Fit Match – rising to the fit challenge with a unique digital twin approach to match customers with the best-fitting products. BAMBUMETA – to organise and interpret customer moments, to build a closer relationship with the consumer. Real world use case for Web 3.0 to build a sense of community and consistent, authentic personal experiences in stores and digitally with blockchain technology.
AWS Just Walk Out – The promise of scan and go at a price point available to mainstream convenience retailers. The AWS collaboration with Amazon’s Go technology and Starbucks in Time Square highlighted the power of removing time from the check out and friction of payment.
Walmart’s Go Local – a white-label service delivery service and in store picking app for retailers. For shoppers it appears your retailer is seamlessly delivering. For the retailer, efficiencies are gained an aggregated selection of delivery providers, available on demand and bidding on each order.
Pactum –A chatbot disrupting accuracy in negotiating suppliers purchase orders from $1000 to contacts over $100 million dollar, potential savings of 3 to 5% on contracts. Sustainability took centre stage in a new way, this year with retailers sharing practical advice how they have risen to the challenge. A flip from the past narratives with tech providers leading with messaging around carbon reporting. Addressing the say do gap to customers who are expressing their sustainable values – yet seeking price value. Sharing their challenges in are providing data to highlight the impact of product level carbon footprint and affirming that government mandates are key to driving deeper investments.
Experimentation spotted in New York with American brands included:
The J. Crew resale program announced at NRF to offer vintage came to life in the display and capsule collect iat their Flatiron store and online under the “J Crew Always” banner. The pre-owned styles are listed on the J. Crew site for several days before becoming available on ThredUp which partners with the clothing retailer on resale services.
Nordstrom Local in the West Village brings the supply chain to the customer, offers tailoring services in their touchpoint community store. The location also drop points to recycle plastic beauty containers and a donation drop box to ensure circular fashion values are supported and rewarded in the customer experience.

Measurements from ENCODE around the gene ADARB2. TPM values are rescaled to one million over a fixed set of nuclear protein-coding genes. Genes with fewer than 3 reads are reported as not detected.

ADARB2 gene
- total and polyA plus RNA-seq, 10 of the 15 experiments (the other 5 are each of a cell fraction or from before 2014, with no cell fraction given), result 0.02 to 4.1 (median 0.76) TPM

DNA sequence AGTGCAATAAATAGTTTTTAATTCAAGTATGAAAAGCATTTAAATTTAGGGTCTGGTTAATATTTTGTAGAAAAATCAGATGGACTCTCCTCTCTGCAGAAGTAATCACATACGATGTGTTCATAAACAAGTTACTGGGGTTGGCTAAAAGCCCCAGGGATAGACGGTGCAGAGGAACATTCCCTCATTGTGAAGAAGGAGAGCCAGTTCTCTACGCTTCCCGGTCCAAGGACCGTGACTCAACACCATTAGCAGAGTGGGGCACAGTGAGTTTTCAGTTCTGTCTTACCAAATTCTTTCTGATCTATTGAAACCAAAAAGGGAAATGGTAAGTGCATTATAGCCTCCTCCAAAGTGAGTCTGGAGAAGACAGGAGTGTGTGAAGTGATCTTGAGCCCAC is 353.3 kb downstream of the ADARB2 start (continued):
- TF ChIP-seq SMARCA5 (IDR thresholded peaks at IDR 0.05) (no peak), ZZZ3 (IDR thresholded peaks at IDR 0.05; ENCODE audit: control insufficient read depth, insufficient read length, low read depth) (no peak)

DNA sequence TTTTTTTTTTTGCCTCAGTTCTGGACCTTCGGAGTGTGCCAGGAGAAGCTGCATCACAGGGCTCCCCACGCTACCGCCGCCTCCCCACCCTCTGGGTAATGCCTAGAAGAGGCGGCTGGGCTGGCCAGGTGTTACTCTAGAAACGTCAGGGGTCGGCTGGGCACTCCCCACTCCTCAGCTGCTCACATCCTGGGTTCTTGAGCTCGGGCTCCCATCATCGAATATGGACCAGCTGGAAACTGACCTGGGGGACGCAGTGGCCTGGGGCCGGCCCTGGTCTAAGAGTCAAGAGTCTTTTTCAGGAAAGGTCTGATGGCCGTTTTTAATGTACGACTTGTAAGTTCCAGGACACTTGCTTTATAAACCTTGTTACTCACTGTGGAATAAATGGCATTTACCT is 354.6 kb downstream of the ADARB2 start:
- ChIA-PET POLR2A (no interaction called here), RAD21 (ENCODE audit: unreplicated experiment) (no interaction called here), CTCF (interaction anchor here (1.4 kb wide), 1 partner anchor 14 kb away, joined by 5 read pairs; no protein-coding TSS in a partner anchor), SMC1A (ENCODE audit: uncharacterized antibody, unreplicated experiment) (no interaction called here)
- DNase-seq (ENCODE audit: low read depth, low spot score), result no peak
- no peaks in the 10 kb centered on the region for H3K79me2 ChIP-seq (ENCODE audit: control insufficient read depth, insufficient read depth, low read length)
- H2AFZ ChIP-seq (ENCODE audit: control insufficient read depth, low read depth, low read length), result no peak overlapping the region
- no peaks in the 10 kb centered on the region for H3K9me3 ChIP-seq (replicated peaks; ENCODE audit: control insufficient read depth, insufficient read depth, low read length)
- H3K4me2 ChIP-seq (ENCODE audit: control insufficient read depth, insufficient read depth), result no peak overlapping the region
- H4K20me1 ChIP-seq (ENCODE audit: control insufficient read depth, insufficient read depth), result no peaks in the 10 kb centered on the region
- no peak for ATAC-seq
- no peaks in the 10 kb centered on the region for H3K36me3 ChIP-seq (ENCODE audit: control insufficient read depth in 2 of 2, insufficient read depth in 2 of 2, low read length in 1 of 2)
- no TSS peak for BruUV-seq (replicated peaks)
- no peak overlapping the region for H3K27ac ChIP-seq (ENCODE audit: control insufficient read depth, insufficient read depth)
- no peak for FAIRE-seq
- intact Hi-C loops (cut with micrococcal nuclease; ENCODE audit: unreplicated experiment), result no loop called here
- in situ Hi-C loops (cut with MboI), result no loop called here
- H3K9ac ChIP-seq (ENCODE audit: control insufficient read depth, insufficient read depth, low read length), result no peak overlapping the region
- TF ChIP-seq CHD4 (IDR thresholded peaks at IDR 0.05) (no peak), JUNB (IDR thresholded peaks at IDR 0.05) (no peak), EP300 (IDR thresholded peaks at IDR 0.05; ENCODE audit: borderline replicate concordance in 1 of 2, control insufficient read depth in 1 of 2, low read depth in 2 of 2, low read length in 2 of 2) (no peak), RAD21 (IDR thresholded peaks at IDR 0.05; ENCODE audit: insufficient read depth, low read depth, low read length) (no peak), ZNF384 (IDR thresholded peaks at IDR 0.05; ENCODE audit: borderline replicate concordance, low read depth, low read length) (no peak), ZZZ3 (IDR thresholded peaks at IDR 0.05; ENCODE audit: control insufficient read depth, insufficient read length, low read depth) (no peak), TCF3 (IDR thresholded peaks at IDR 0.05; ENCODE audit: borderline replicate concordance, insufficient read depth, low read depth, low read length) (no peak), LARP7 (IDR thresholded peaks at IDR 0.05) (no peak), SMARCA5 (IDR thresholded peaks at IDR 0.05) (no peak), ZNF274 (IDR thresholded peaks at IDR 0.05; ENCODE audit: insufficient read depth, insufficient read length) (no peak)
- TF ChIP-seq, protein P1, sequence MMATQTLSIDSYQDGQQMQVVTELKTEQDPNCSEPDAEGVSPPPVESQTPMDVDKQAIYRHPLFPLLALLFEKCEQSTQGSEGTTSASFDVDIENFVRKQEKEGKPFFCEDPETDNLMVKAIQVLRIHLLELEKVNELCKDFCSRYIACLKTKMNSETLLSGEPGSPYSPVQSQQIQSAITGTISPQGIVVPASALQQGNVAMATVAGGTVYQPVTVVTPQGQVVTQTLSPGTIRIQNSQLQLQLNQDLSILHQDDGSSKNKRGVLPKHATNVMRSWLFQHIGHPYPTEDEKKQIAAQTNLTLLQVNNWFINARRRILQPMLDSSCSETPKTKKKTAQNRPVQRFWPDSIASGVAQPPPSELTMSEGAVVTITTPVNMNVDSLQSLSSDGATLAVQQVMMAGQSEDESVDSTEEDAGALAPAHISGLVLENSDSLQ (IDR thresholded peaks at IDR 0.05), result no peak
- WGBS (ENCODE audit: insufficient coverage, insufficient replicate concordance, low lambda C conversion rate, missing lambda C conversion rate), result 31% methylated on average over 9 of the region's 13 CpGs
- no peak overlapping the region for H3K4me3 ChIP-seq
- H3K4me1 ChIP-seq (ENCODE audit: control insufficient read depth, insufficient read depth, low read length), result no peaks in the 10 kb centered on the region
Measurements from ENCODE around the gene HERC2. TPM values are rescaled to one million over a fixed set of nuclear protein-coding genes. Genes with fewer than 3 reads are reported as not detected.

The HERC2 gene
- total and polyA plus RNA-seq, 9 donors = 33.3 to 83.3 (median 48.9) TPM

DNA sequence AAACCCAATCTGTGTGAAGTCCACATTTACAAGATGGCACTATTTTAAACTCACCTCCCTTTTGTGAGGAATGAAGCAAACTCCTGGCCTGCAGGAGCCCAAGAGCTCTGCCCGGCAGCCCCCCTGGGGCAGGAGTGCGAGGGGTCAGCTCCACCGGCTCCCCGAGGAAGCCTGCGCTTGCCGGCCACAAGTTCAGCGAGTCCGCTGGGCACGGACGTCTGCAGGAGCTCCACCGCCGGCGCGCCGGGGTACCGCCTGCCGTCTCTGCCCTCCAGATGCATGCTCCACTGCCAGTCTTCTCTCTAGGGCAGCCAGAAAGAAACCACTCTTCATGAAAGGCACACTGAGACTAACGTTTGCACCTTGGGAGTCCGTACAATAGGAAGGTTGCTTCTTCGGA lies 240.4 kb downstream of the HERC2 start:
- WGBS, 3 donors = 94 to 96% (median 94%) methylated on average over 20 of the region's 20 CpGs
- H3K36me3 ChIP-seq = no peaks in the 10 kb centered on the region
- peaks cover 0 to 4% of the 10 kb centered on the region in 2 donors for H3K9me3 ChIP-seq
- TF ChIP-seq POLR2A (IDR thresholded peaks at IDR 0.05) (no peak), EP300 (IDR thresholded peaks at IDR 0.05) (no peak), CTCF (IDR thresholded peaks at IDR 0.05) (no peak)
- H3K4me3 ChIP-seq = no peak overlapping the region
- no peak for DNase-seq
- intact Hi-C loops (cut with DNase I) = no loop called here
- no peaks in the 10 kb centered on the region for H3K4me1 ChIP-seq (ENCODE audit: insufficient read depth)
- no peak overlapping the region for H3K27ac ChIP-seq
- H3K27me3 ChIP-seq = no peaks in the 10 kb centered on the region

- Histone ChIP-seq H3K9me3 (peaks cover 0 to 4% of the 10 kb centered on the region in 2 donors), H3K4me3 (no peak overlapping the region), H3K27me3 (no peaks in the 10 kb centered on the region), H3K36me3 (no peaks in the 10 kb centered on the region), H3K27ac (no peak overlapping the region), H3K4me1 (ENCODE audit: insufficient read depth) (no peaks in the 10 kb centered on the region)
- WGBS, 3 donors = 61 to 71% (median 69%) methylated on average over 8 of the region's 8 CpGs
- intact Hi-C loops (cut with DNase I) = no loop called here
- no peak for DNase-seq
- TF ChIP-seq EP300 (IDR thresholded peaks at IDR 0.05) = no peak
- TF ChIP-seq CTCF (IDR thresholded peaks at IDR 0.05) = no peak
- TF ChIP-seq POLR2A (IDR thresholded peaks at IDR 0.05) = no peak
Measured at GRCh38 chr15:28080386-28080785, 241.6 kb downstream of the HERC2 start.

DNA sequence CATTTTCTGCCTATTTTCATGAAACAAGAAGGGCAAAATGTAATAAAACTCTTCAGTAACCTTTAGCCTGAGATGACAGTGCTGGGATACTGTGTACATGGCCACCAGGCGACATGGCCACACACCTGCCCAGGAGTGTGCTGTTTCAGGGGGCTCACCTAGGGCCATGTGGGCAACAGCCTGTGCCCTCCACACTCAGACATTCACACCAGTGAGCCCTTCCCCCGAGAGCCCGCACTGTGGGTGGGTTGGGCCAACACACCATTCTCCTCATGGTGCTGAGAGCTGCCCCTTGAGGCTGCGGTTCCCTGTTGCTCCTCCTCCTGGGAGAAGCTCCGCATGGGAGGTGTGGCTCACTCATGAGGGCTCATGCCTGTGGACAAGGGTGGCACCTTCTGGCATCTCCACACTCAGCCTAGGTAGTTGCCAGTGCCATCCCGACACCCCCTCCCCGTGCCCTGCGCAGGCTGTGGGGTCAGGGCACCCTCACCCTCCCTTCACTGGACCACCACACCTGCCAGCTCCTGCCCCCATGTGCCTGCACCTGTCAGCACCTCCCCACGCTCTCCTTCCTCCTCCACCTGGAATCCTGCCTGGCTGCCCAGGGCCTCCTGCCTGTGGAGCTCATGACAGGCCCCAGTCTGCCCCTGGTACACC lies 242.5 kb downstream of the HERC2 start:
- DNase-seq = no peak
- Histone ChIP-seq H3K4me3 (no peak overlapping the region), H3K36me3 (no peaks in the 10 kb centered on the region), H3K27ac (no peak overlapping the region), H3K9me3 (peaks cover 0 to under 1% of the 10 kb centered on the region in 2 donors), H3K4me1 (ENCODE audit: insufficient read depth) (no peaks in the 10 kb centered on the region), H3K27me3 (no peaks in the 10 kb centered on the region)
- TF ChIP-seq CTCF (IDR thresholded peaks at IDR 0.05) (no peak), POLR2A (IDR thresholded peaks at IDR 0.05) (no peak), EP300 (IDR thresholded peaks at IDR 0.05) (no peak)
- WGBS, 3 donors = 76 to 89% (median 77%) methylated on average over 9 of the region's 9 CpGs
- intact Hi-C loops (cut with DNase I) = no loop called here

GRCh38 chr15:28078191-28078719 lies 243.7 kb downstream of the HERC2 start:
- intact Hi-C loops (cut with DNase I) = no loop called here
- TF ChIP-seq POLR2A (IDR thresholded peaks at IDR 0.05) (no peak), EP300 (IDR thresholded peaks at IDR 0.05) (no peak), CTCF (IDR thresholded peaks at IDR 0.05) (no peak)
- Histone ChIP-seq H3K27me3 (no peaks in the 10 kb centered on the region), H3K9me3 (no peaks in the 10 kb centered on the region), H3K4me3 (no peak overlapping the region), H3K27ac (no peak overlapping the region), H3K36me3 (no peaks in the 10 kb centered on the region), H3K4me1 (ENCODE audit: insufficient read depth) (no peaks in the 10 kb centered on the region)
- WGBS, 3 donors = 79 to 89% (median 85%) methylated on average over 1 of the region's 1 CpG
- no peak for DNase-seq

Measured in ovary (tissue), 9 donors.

GANNI proudly declared their status as “not a sustainable” retailer but as a responsible retailer on their journey. Equipping sales associates on the floor with devices to run the store, manage inventory and free up the store staff to collect payment anywhere in the store.
Trading down for value in inflationary times was a trend that came to life with NielsenIQdata shared on day 3 showing 59 percent of the people it polled believe America is already in a recession and that 49 percent of those believe the recession will last more than a year. Among all those polled, 33 percent only had enough money on hand for basic survival needs, making competition for the middle-class dollar all the more cutthroat.
The SVP for Retail pointed to a knock-on effect with the shift of population centres to second tier cites. It seems the future of retail, is more likely to be experienced in San Jose, Portland, Austin or Seattle. Second-tier cities,are more comparable to our ANZ landscape and do not offer urban density. Eroding margin with the growth of e-commerce and last mile.Meanwhile the host city of NRF, New York, faces a different challenge. In 2020 95% of the workers came to the office every day and that dwindled down to under 30% at the timing of NRF 2023. Now resulting in a spending shortfall of over $4000 USD per a Manhattan employee.
Paring down the NRF 2023 insights relevant our ANZ landscape comes full circle, back to retail fundamentals. It is worth noting that supply chain disruption did not feature as a strong theme as it has been dealt with and excess inventory strategies already in play. In a world that relies on knowing and positioning your offering the key take aways from NRF come down to the four key pillars, underpinned by the possibilities of data and technology, to deliver real value today and navigate the unknown sequence of macro-economic events ahead.
Knowing your customer – inside and outside of the store.
Engage, attract and retain employees – invest deeply in your store associates, as the role of the store shifts.
Consider opportunities for deeper collaboration and partnerships with suppliers, beyond data and building on the evolution of products to services.
Lead your marketplace position through a true understanding of your complete omnichannel experience to identify and address your leaks and opportunities to automate.
If I have peaked your interest, you can follow my views on LinkedIn from the global and ANZ lens of retail, dealing with disruption, what’s next and separating the promise of technology from the hype.